Frances Creek Driver Reviver to close as death toll soars
10 January 2023
Last year the Department of Transport and Main Roads (TMR) announced that more than half of Queensland’s Driver Reviver sites, including the newly refurbished Frances Creek site south of Ingham, will close this year because they no longer meet health and safety regulations and are financially unviable.
The Frances Creek Driver Reviver site is operated by volunteer community groups that provide refreshments and conversation to help reduce traveller fatigue, one of the fatal five factors for the devastating yearly road toll. The Frances Creek site is the only site along the 260-kilometre stretch of highway between Townsville and Innisfail.
Volunteer operator, Bruno Cantoni, said that in just four days over the Christmas holidays, over 200 visitors had used the driver reviver facility.
“It will be a shame if they shut the site down because a lot of money was spent setting it up and without it, a lot more travellers will simply stop for comfort breaks and not long enough to break up the fatigue before continuing on.
“At the moment a lot of people stop for coffee, have a conversation and many even fill out the small visitor cards we have available that give us feedback about their journey and their experience at the rest stop.
“The Ingham and Halifax Lions Clubs and the Hinchinbrook Rotary Club all service the driver reviver site and there is a lot of uncertainty about what is happening in the future. We have been told we can operate up until school resumes in January but after that it is unknown”.
Katter’s Australian Party (KAP) Deputy Leader and Hinchinbrook MP Nick Dametto said that over a 20-year period from 2001 and 2021, a total of 92 lives had been lost on the Bruce Highway between Townsville and Innisfail.
“The number of deaths on this single stretch of the Bruce Highway demonstrates how imperative it is for the Frances Creek Driver Reviver site to remain operational.
“The figures from the last 20 years don’t include road deaths from 2022 but TMR recently announced that in 2022 a total of 299 lives were lost on Queensland roads which are the worst figures in more than a decade and is very sad to see.”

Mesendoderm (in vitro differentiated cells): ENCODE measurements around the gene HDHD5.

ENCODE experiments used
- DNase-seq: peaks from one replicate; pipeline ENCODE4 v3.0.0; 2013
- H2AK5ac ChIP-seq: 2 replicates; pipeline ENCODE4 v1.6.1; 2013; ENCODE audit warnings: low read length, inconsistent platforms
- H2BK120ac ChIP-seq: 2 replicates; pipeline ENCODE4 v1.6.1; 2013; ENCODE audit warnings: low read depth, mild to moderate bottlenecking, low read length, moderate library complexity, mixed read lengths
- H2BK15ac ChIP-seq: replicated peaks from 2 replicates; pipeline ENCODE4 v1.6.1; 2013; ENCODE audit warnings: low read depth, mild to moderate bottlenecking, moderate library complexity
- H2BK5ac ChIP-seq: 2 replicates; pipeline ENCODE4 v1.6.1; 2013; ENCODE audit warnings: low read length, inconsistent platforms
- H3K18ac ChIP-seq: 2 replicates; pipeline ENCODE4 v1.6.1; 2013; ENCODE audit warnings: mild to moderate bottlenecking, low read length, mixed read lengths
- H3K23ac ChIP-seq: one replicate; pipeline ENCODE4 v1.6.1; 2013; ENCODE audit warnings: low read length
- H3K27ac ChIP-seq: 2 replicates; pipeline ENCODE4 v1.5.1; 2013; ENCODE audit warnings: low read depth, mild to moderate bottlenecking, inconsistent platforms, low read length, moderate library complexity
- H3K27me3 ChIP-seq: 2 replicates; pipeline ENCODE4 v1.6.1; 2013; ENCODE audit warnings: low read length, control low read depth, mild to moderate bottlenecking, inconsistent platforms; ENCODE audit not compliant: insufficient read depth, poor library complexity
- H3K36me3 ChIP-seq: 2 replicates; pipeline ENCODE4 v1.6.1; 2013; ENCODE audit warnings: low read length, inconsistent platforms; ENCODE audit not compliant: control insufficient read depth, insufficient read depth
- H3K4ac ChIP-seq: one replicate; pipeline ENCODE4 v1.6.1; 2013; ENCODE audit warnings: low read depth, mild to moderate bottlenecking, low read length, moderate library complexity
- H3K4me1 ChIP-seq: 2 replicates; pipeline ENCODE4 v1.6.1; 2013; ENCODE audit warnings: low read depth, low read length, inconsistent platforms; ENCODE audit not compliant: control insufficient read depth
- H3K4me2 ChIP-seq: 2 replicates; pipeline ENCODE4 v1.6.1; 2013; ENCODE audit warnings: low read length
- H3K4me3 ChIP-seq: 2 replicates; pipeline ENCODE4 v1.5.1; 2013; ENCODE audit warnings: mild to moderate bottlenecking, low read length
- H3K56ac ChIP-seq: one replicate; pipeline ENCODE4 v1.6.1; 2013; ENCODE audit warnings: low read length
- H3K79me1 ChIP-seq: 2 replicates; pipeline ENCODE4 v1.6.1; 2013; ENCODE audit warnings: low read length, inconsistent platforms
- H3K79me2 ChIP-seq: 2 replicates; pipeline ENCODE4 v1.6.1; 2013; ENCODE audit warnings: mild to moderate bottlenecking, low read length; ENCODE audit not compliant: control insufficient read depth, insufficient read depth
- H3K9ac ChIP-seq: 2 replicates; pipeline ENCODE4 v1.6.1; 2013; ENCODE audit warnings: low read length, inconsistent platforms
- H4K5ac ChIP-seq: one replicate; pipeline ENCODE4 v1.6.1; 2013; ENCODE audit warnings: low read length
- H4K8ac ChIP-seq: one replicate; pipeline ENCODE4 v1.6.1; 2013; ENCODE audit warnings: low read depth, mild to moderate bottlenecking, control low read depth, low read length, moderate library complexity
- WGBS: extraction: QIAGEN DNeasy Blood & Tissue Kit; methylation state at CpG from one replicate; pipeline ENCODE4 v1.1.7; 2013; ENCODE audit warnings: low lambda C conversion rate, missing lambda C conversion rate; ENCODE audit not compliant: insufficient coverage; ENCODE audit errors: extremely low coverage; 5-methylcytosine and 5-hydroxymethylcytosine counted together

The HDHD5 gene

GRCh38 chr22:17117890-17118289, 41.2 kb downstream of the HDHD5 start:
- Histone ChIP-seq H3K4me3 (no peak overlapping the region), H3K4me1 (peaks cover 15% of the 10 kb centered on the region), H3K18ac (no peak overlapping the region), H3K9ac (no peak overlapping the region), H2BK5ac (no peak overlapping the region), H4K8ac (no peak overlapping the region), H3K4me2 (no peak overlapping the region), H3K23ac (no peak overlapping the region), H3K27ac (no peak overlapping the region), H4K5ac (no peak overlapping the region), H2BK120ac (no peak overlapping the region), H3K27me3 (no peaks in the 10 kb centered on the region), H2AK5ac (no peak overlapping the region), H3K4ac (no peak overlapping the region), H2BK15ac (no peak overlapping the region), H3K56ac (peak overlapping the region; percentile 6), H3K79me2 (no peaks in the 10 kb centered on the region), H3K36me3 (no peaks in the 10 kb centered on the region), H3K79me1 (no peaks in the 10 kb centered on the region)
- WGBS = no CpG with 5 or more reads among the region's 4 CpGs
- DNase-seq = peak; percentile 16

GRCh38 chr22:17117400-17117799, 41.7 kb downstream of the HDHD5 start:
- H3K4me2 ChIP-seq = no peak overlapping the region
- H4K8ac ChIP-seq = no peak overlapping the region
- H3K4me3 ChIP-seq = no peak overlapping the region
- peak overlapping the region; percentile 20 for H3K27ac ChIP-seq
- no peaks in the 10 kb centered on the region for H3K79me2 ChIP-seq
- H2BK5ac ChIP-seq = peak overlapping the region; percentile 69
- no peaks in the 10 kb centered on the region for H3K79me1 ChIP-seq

Transport and Main Roads Minister, Mark Bailey, labelled 2022 as a “tragic year” as he announced a roundtable discussion to occur early this year that will bring transport and accident experts, industry leaders, and key stakeholders together to “explore all options to improve road safety”.
“In the same breath as vowing to make Queensland roads safer and reminding travellers to take a break when they are tired, we have a Transport Minister that is supportive of shutting down essential driver reviver sites and taking away the option for travellers to have a good rest before continuing their journey.
“During the final week of Parliament in 2022, I asked the Transport Minister to provide the operational costs for the Frances Creek driver reviver and it was revealed that for the 2021-22 financial year the costs were $1,060, which is a pittance when you compare that to the cost of saving someone’s life.
“On average, over the past five years, the operational costs have been a little over $2,600 per year and when you compare that to the high-level fines we pay for traffic infringements – $431 for not stopping at a stop sign, or $575 for running a red light – that cost should easily be covered by the Department.
“The Frances Creek rest stop is a purpose-built rest stop facility and even if the driver revive component is shut down, there is still going to be ongoing maintenance costs for the dump point, public toilets and barbeques so I don’t understand why the volunteer staffed driver reviver cannot remain open.
“If TMR truly intend to explore all options to increase road safety, the roundtable discussion they intend to hold in the near future should also include representatives from the Driver Reviver community groups, and I will be urging TMR to extend an invitation to those groups.
“Over the coming weeks I will be speaking to TMR and the local community groups to discuss possible options moving forward so that the Frances Creek Driver Reviver can remain operational.